You’ve probably heard that a new car loses thousands in value the moment you drive it off the lot. Since that saying is actually true, let some other guy drive the car off the lot. Then you buy it at a reduced price. “A good two- or three-year-old used car is the best automotive buy out there,” Quincy says.
This is especially the case right now. During the financial crisis, new-car sales and leases plummeted, therefore, used-car inventories dropped off two years later. With less supply, prices went up. As the economy recovered, though, new-car buying and leasing picked up, and now those late-model used cars are coming to market. The National Automobile Dealers Association says 2014 will mark the first year prices have fallen since the recession, and Calland has seen evidence of the trend at auction.
To avoid getting stuck with a lemon, the first line of defense is to stick to cars still under factory warranty. Calland suggests looking for a highly rated dealer who’s been in business for a long time. “Some guys are fly-by-night, they just want to make their money and close after two years,” he says. Ask outright: What happens if the water pump fails after a month? It’s no guarantee, but get a handshake agreement that the dealer will stand behind the car.
Do your research.
For a new car, find out exactly what the dealer’s price (or “invoice”) is on the vehicle you want, right down to the optional alloy wheels. Quincy says he configures the options and then asks a few dealers for the best price they can give him. With a site such as Consumer Reports you can tell exactly what the dealer paid, including “dealer holdbacks,” the secret money the factory will pay to the dealer if they sell a certain amount of cars. “Just say, will you take 3% over invoice?” he recommends, a slim, but fair, profit for the dealer.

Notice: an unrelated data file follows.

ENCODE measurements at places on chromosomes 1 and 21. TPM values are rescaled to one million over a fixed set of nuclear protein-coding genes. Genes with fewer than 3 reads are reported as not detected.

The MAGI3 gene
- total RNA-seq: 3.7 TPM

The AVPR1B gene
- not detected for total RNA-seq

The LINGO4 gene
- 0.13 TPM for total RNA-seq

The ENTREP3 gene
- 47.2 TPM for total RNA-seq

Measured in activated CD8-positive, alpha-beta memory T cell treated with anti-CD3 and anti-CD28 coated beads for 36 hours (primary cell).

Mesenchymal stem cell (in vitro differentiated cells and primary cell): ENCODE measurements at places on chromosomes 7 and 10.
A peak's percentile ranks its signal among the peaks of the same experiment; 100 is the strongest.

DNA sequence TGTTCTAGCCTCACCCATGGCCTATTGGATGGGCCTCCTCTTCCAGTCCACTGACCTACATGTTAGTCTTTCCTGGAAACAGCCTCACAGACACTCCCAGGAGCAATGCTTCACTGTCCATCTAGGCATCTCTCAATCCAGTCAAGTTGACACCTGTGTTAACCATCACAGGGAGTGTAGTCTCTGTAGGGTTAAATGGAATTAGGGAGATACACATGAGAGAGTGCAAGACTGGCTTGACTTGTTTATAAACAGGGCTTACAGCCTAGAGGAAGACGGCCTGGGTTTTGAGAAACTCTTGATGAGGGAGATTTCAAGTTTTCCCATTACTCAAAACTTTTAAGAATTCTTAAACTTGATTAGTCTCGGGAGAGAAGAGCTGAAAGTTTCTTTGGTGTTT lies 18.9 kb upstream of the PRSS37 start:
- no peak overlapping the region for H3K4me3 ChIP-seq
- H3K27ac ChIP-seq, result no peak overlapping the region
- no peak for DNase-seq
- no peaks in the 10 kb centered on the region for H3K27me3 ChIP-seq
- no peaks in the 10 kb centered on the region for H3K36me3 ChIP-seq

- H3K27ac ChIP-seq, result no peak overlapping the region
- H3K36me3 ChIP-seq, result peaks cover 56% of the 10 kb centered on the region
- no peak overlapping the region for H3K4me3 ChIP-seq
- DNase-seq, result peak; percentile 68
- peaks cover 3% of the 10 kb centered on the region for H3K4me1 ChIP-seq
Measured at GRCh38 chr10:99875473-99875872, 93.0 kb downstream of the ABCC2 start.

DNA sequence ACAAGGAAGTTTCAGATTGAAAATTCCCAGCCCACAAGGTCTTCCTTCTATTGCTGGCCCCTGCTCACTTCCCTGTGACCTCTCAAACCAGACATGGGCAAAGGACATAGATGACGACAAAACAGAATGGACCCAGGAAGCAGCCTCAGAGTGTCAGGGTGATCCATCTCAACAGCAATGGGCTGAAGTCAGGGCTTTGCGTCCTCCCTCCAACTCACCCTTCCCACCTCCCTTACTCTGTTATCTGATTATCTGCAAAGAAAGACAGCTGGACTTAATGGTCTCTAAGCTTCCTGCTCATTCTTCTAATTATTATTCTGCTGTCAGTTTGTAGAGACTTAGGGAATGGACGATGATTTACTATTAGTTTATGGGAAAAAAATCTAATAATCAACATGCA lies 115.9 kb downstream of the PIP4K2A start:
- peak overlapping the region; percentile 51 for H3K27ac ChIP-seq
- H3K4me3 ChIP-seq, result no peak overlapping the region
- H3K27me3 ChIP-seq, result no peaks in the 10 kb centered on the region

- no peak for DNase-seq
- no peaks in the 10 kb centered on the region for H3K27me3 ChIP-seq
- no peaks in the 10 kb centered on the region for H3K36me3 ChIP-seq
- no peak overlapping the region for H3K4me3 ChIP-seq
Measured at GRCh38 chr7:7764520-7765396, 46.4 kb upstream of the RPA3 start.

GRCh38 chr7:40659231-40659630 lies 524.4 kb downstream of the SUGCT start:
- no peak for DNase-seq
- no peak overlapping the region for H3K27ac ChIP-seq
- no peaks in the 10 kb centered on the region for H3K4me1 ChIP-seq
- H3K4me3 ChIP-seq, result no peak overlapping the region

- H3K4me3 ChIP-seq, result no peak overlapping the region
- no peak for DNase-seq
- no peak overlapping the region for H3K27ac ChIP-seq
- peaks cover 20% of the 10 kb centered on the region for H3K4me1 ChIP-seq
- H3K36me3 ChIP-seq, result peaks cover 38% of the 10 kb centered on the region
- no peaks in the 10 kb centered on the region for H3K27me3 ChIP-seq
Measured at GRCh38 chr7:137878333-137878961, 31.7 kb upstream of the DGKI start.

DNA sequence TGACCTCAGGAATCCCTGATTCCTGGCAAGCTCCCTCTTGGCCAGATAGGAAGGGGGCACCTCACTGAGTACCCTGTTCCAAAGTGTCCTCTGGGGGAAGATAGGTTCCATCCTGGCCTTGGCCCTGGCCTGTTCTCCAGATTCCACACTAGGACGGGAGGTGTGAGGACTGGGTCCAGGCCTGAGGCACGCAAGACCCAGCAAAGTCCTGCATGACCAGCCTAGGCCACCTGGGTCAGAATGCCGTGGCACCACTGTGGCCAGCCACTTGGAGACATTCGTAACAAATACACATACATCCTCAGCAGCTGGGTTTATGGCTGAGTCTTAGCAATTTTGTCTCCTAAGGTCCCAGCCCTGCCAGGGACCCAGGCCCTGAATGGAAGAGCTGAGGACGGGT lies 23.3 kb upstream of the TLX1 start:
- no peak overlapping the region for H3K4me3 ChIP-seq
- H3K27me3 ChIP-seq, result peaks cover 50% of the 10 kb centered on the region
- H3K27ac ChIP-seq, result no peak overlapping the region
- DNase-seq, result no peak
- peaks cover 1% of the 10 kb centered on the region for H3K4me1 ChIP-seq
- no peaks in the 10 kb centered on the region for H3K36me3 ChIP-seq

Research is especially important, of course, when it comes to used cars and reliability. Here’s an insider’s tip from Calland: A few manufacturers have been using a mileage-boosting technology called a “continuously variable transmission [CVT].” In theory such a feature sounds great, but in reality some older systems can be faulty and may lead to trouble down the road. So stay away from used cars with CVT.
Are convertibles really more expensive in the summer?
Yup, especially with used cars. Dealers bid for them at auction, and it’s all about supply and demand. So buying automobiles, like fashion, is seasonal: A fourwheel drive costs more when there’s snow on the ground. And, Calland says, you’ll pay more for a pickup in the spring when contractors are snapping them up. “Cars are a commodity,” he says. Buying out of phase with the seasons can save you real money. Calland says a $15,000 convertible could go for as much as $2,500 less in a snowy February than it would in June. Tell Calland what you want and what you’ll pay, and he’ll look for that car at auction. Then be patient, and you can get a dollar’s worth of car for 84 cents.